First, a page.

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Translational Biomedicine

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Abstract

Magnocellular Deficit in Dyslexia: A Preliminary Analysis of Possible Patterns of Visual Field Deficit Tested with Frequency Doubling Illusion

Fernando Onofrio Avellis, Alessandra Dassò, Stefano Gandolfi and Arturo Carta

Purpose: To identify distinguishing visual field (VF) deficiencies in dyslexic children by exploring responses to spatial frequency doubling illusions, characteristically involving the magnocellular visual pathway.

Methods: Eighteen dyslexic subjects and nine controls [mean age 8.4 ± 1.4 years (range, 7-13 years)] were consecutively enrolled and underwent VF examination on a Frequency Doubling Technology (FDT) Visual Field Instrument. Among the 19 locations of the right eye (RE) and left eye (LE) VFs, 7 topographic patterns were identified: central (CE), superior-temporal (ST), and outer superior-nasal (OSN), inner superior-nasal (ISN), inner inferior-nasal (IIN), outer inferior-nasal (OIN), inferiortemporal (IT). The default settings included measurements of both eyes separately at all 19 VF locations, exploring the central 30-degree radius of eccentricity. For each pattern indicated the thresholds of contiguous 5 point clusters of the VF in both eyes were averaged: the 7 threshold averages obtained were compared for each eye between the control and dyslexic groups.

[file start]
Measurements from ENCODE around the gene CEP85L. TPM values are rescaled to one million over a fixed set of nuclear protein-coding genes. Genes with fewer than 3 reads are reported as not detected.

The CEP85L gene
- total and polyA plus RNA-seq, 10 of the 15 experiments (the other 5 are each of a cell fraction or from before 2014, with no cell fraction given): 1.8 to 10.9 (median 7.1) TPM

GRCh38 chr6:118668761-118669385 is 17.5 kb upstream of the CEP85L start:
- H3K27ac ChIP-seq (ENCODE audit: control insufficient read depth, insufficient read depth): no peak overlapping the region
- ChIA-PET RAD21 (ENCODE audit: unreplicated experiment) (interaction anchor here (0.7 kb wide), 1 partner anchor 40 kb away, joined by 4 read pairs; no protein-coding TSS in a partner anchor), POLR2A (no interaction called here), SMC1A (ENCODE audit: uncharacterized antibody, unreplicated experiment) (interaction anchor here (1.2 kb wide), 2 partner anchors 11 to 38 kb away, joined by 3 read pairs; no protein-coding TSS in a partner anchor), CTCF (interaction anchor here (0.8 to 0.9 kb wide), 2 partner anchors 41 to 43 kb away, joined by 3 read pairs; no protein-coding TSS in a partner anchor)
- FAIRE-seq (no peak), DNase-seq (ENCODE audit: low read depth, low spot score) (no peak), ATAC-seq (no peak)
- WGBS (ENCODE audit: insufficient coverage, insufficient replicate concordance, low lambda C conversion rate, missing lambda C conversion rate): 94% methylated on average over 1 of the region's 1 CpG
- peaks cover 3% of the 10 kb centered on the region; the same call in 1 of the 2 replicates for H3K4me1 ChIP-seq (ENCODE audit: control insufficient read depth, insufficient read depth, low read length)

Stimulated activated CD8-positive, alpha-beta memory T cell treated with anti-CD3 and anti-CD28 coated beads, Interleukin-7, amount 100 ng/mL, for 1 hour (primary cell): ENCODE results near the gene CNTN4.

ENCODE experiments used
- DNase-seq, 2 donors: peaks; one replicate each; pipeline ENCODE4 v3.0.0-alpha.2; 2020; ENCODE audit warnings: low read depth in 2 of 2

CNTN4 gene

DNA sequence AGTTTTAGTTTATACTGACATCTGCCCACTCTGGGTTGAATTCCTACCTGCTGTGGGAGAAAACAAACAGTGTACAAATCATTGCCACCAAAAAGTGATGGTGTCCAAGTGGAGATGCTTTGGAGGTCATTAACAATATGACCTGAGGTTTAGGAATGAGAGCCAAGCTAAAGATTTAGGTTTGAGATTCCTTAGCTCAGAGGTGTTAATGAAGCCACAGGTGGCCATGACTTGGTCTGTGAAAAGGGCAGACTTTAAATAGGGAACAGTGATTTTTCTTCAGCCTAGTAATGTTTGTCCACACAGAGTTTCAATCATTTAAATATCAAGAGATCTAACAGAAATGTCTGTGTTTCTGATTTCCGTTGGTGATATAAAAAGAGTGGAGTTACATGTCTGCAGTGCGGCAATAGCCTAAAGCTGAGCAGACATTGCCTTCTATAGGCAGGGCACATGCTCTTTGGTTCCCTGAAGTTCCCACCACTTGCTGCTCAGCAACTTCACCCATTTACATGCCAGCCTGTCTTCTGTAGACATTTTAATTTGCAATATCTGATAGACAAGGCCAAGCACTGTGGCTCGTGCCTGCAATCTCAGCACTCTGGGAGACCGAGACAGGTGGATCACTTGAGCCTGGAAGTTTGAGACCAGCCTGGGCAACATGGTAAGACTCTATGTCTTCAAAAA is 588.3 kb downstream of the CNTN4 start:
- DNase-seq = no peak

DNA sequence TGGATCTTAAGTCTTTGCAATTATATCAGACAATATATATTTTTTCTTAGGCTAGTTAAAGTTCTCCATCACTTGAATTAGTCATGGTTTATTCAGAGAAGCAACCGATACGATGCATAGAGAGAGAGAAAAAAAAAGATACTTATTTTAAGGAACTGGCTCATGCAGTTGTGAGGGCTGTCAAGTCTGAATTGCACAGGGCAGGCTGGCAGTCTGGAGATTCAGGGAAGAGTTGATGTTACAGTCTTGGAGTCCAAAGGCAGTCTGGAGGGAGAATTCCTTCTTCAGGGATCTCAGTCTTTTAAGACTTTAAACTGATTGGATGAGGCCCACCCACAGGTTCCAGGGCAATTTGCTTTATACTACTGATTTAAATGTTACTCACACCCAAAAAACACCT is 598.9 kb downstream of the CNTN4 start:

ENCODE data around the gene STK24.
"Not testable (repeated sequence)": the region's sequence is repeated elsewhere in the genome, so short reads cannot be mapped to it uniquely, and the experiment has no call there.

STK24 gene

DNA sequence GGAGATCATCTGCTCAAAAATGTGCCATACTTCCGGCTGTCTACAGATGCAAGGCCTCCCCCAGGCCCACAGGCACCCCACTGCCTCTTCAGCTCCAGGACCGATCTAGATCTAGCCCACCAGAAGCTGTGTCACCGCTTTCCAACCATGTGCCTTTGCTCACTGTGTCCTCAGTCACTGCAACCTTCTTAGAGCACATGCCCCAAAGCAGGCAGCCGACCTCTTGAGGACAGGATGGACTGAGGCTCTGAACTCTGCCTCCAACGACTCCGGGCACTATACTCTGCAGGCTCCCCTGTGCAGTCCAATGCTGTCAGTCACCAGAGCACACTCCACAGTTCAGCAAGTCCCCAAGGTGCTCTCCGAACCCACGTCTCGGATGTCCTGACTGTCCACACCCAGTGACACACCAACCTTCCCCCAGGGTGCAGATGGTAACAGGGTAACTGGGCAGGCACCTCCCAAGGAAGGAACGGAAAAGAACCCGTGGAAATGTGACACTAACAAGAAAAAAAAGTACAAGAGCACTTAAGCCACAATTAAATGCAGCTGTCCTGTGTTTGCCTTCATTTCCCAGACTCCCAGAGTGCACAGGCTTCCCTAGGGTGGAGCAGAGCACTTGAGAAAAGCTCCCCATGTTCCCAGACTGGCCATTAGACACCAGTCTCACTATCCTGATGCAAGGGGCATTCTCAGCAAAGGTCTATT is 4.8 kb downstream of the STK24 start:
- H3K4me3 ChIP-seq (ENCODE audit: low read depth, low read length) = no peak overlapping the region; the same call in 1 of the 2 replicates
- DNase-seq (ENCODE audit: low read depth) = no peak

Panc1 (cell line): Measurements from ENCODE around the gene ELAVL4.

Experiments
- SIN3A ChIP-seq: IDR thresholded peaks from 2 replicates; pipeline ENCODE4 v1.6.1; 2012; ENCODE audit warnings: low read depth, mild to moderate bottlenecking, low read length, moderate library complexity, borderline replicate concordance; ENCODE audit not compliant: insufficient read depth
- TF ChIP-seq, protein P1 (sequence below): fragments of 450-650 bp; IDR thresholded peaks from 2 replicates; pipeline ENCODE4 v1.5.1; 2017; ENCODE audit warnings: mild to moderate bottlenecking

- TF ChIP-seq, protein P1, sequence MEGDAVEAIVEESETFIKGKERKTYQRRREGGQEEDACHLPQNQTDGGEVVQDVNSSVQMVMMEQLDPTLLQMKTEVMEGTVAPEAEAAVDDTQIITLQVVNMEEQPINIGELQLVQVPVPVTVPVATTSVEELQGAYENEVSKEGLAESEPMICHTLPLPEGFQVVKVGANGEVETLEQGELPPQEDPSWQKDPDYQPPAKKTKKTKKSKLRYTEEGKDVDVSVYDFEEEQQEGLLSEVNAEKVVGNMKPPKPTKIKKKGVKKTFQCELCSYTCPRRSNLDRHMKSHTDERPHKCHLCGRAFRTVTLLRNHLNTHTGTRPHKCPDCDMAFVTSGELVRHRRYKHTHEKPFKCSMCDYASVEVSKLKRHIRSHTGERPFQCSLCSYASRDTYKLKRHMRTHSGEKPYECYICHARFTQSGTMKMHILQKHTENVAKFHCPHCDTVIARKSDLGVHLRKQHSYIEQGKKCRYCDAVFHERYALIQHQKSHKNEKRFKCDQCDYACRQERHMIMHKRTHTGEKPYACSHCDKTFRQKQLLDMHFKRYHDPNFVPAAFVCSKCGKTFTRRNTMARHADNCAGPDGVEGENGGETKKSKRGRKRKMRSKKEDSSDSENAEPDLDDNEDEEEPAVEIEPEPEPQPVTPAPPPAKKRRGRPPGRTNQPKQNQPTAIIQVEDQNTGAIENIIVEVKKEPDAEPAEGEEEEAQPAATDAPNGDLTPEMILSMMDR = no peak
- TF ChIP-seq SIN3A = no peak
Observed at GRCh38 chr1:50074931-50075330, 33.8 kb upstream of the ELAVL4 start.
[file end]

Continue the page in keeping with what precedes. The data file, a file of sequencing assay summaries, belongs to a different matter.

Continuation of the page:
Results: For RE and LE there was non-statistically significant difference between control and affected cases for all patterns except for CE, IIN, IT patterns in the left eye (P<0.05). The two groups were comparable for loss of fixation, false positive error, and false negative error. These data indicate that the dyslexic reader's left eye presents less sensitivity to FD illusions in almost all inferior retinal hemifield.

Conclusion: Dyslexics analyzed using FD illusions may be less sensitive in specific sections of the VF. This topographic failure may help to confirm that a deficit in the magnocellular visual pathway is correlated to reading difficulties.